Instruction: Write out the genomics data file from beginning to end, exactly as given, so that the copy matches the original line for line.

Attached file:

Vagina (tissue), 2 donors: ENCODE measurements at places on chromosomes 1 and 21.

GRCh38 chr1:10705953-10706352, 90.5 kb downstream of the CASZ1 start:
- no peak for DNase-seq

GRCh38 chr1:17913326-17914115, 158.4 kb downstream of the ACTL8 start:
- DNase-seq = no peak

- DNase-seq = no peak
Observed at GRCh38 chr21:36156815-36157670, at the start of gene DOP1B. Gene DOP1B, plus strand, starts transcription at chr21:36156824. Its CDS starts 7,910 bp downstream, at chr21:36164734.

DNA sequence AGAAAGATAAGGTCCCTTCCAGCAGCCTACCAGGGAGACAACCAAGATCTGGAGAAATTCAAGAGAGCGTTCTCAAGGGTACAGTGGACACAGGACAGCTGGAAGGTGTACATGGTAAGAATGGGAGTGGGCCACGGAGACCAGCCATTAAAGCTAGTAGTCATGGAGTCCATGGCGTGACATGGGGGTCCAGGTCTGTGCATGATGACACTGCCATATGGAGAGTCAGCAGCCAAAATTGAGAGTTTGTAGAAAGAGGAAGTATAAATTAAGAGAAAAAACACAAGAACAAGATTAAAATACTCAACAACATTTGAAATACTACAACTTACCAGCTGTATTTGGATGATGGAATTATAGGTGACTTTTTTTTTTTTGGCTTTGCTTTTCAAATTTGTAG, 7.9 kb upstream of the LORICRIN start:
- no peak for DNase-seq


Vagina (tissue), 2 donors: ENCODE measurements at places on chromosomes 1 and 21.

GRCh38 chr1:10705953-10706352, 90.5 kb downstream of the CASZ1 start:
- no peak for DNase-seq

GRCh38 chr1:17913326-17914115, 158.4 kb downstream of the ACTL8 start:
- DNase-seq = no peak

- DNase-seq = no peak
Observed at GRCh38 chr21:36156815-36157670, at the start of gene DOP1B. Gene DOP1B, plus strand, starts transcription at chr21:36156824. Its CDS starts 7,910 bp downstream, at chr21:36164734.

DNA sequence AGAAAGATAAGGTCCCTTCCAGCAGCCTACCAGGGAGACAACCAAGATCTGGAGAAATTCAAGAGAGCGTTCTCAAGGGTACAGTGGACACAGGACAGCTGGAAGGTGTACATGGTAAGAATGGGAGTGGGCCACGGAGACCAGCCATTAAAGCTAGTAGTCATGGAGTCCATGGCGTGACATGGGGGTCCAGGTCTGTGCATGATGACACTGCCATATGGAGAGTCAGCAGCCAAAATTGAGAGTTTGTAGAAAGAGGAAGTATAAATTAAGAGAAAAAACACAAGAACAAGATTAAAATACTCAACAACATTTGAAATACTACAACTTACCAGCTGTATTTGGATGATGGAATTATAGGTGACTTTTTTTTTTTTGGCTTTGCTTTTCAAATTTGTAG, 7.9 kb upstream of the LORICRIN start:
- no peak for DNase-seq